By Christmas Eve 77-years ago, American troops had advanced well into Europe, storming the beaches at Normandy six months earlier, and pushing German troops out of France, back toward the Fatherland.
At the time, my dad was an 18-year-old kid who had recently landed in England with the 2nd Engineer Battalion of the 89th Infantry Division, Company B. His unit was preparing to cross the English Channel the following month to push across France and ultimately engage Nazi troops near Trier, Germany. Little did any of them know that over the following four-plus months they would battle a desperate-but-not-yet-defeated German army, would witness some of the most disturbing sights of human cruelty the world has ever known, and they’d celebrate the liberation of Paris and the end of the war in Europe.
Like many of his fellow soldiers, Dad’s deployment to Europe was the first time he had ever been outside the United States. For the first Christmas in his young life, he was far away from his home and his loved ones.
President Franklin D. Roosevelt spoke to the emotions he knew U.S. troops were feeling during the holiday season, a season the President knew meant so much to so many Americans. As he did each year on Christmas Eve, Roosevelt addressed the American people at home and our troops stationed around the world. As people gathered around their radios, unsure of what the future held for themselves and their loved ones, this is what FDR had to say:
“It is not easy to say “Merry Christmas” to you, my fellow Americans, in this time of destructive war. Nor can I say “Merry Christmas” lightly tonight to our armed forces at their battle stations all over the world- or to our allies who fight by their side.
“Here, at home, we will celebrate this Christmas Day in our traditional American way- because of its deep spiritual meaning to us; because the teachings of Christ are fundamental in our lives; and because we want our youngest generation to grow up knowing the significance of this tradition and the story of the coming of the immortal Prince of Peace and Good Will. But, in perhaps every home in the United States, sad and anxious thoughts will be continually with the millions of our loved ones who are suffering hardships and misery, and who are risking their very lives to preserve for us and for all mankind the fruits of His teachings and the foundations of civilization itself.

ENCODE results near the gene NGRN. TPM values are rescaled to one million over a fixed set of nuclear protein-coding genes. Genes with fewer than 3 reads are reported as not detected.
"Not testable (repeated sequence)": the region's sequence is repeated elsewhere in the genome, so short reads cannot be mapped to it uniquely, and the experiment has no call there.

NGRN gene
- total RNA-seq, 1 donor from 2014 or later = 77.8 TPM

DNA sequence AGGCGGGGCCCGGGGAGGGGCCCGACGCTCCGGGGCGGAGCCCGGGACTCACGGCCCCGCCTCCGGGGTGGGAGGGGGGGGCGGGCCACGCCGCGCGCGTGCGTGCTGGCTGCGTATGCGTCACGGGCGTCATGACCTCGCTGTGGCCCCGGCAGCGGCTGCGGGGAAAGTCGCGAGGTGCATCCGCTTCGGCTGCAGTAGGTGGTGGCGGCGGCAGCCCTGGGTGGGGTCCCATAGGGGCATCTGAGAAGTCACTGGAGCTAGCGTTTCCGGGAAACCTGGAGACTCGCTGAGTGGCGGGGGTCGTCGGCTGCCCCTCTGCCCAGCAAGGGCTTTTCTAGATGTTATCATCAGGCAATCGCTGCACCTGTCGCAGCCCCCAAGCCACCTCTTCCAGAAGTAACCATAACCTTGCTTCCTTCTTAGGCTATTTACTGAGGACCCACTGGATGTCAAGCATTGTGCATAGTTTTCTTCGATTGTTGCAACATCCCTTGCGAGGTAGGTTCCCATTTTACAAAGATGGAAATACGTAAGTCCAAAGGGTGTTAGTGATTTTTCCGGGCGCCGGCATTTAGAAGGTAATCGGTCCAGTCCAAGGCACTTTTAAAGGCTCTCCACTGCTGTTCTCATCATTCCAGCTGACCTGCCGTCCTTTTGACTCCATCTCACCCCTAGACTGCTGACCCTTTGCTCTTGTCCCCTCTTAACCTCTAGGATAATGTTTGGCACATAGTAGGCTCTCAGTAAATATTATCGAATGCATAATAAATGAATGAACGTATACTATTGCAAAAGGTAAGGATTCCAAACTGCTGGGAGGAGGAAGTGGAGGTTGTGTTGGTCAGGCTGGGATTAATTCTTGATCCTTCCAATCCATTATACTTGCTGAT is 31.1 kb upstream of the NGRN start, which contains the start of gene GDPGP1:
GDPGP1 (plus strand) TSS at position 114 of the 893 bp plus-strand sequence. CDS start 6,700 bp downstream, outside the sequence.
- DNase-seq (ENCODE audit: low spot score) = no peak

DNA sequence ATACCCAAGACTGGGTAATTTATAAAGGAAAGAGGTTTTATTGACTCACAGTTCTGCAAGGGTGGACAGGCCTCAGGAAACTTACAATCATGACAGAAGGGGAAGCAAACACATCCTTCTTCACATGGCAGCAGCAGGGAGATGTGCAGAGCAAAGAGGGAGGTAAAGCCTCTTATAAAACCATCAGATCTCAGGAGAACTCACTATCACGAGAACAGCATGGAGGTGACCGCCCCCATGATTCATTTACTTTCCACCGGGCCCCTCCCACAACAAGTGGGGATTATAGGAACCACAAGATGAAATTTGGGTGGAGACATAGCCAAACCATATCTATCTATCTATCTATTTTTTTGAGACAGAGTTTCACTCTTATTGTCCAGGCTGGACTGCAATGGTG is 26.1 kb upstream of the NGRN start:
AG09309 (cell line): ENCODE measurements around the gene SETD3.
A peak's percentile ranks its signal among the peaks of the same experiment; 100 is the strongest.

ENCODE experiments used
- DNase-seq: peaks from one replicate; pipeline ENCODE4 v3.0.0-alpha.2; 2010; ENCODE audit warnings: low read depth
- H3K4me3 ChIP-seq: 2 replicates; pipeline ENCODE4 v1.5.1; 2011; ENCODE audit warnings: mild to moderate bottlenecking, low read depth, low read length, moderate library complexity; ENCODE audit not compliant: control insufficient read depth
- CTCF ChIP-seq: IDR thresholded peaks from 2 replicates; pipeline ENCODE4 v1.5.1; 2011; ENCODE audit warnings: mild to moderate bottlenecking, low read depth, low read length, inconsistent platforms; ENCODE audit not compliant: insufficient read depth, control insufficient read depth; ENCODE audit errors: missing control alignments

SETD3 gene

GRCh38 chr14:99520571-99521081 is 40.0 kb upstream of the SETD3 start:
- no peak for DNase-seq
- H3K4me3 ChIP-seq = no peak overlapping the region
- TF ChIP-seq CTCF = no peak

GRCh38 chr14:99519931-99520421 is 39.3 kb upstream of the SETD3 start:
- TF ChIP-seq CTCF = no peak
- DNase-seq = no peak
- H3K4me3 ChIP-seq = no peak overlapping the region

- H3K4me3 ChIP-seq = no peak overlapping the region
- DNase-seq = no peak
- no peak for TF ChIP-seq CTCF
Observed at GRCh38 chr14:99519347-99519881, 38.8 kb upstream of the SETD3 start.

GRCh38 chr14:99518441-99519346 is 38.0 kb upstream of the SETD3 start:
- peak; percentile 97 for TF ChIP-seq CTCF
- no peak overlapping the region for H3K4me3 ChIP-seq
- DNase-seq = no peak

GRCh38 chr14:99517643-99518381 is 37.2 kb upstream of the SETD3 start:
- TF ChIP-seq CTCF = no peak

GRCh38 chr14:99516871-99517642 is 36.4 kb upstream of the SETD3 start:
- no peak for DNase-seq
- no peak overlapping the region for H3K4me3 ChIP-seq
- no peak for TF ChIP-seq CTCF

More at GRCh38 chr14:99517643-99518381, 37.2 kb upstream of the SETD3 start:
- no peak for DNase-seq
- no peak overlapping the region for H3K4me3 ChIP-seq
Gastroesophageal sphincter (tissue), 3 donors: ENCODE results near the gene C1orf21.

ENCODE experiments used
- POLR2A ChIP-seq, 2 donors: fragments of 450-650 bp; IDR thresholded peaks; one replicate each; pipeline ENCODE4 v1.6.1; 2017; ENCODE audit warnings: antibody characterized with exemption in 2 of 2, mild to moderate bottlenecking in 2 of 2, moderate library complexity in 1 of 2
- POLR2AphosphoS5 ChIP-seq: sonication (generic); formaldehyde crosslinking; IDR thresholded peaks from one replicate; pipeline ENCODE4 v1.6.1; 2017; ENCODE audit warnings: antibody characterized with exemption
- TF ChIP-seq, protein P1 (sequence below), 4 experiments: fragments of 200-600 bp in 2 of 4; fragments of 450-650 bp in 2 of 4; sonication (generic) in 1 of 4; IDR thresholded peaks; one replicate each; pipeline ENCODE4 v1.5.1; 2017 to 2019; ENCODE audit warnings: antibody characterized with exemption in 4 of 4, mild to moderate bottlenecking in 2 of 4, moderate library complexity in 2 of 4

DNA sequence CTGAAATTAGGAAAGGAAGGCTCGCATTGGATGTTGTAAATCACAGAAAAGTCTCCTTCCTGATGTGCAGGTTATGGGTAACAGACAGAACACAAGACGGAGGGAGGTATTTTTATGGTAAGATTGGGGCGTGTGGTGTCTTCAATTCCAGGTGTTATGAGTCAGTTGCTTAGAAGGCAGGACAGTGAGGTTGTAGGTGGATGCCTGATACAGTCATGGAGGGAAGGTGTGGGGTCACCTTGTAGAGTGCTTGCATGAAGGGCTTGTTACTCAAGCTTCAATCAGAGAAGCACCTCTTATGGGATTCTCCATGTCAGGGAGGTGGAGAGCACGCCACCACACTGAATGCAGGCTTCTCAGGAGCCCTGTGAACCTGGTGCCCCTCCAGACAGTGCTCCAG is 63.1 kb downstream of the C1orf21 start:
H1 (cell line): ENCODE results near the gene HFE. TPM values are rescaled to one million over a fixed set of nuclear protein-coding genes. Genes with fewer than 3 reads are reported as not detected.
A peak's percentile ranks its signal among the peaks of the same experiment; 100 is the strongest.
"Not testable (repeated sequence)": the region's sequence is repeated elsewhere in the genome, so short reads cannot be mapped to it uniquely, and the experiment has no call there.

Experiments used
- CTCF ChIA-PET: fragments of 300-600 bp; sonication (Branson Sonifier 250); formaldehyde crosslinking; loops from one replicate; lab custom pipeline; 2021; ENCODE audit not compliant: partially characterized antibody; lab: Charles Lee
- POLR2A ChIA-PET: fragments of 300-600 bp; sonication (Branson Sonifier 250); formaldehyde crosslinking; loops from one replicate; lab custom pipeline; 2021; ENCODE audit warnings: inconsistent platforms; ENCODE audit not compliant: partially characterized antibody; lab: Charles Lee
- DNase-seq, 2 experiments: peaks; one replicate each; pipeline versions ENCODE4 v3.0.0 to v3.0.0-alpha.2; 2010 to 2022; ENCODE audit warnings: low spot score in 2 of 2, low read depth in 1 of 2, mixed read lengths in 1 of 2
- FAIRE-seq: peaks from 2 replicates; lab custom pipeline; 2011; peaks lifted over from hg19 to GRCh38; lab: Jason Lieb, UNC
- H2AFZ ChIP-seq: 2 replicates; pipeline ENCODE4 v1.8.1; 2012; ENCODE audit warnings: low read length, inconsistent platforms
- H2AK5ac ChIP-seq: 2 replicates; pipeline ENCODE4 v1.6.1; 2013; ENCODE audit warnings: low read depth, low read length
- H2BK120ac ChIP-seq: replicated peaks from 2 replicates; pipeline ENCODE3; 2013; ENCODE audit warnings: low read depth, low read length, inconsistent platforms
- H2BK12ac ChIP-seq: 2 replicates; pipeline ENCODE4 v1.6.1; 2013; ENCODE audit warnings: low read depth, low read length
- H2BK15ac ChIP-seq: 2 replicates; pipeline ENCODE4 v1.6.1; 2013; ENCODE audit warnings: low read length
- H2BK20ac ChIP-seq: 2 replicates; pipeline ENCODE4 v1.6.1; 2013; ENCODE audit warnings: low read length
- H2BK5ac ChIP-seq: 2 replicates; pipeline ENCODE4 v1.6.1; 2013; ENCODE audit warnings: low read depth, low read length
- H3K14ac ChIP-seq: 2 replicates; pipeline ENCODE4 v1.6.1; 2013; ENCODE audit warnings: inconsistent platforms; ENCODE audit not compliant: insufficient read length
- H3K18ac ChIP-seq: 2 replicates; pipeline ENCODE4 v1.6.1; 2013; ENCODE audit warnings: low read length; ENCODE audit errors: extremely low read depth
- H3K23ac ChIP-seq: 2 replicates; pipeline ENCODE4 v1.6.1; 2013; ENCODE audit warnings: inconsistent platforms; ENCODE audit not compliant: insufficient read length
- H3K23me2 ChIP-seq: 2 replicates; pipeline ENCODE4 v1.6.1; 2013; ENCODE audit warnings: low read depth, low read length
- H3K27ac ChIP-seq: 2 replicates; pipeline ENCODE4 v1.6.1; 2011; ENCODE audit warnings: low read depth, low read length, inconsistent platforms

“The Christmas spirit lives tonight in the bitter cold of the front lines in Europe and in the heat of the jungles and swamps of Burma and the Pacific islands. Even the roar of our bombers and fighters in the air and the guns of our ships at sea will not drown out the messages of Christmas which come to the hearts of our fighting men. The thoughts of these men tonight will turn to us here at home around our Christmas trees, surrounded by our children and grandchildren and their Christmas stockings and gifts—just as our own thoughts go out to them, tonight and every night, in their distant places.
“We all know how anxious they are to be home with us, and they know how anxious we are to have them- and how determined every one of us is to make their day of home-coming as early as possible. And- above all- they know the determination of all right-thinking people and Nations, that Christmases such as those that we have known in these years of world tragedy shall not come again to beset the souls of the children of God.
“This generation has passed through many recent years of deep darkness, watching the spread of the poison of Hitlerism and Fascism in Europe—the growth of imperialism and militarism in Japan- and the final clash of war all over the world. Then came the dark days of the fall of France, and the ruthless bombing of England, and the desperate battle of the Atlantic, and of Pearl Harbor and Corregidor and Singapore.
“Since then the prayers of good men and women and children the world over have been answered. The tide of battle has turned, slowly but inexorably, against those who sought to destroy civilization.
“On this Christmas day, we cannot yet say when our victory will come. Our enemies still fight fanatically. They still have reserves of men and military power. But, they themselves know that they and their evil works are doomed. We may hasten the day of their doom if we here at home continue to do our full share.
“And we pray that that day may come soon. We pray that until then, God will protect our gallant men and women in the uniforms of the United Nations- that He will receive into His infinite grace those who make their supreme sacrifice in the cause of righteousness, in the cause of love of Him and His teachings.
“We pray that with victory will come a new day of peace on earth in which all the Nations of the earth will join together for all time. That is the spirit of Christmas, the holy day. May that spirit live and grow throughout the world in all the years to come.”
Addendum: Winston Churchill, Prime Minister of Great Britain, was staying at the White House on Christmas Eve, 1944. That night, he also spoke to the American people. Here is the audio of his remarks.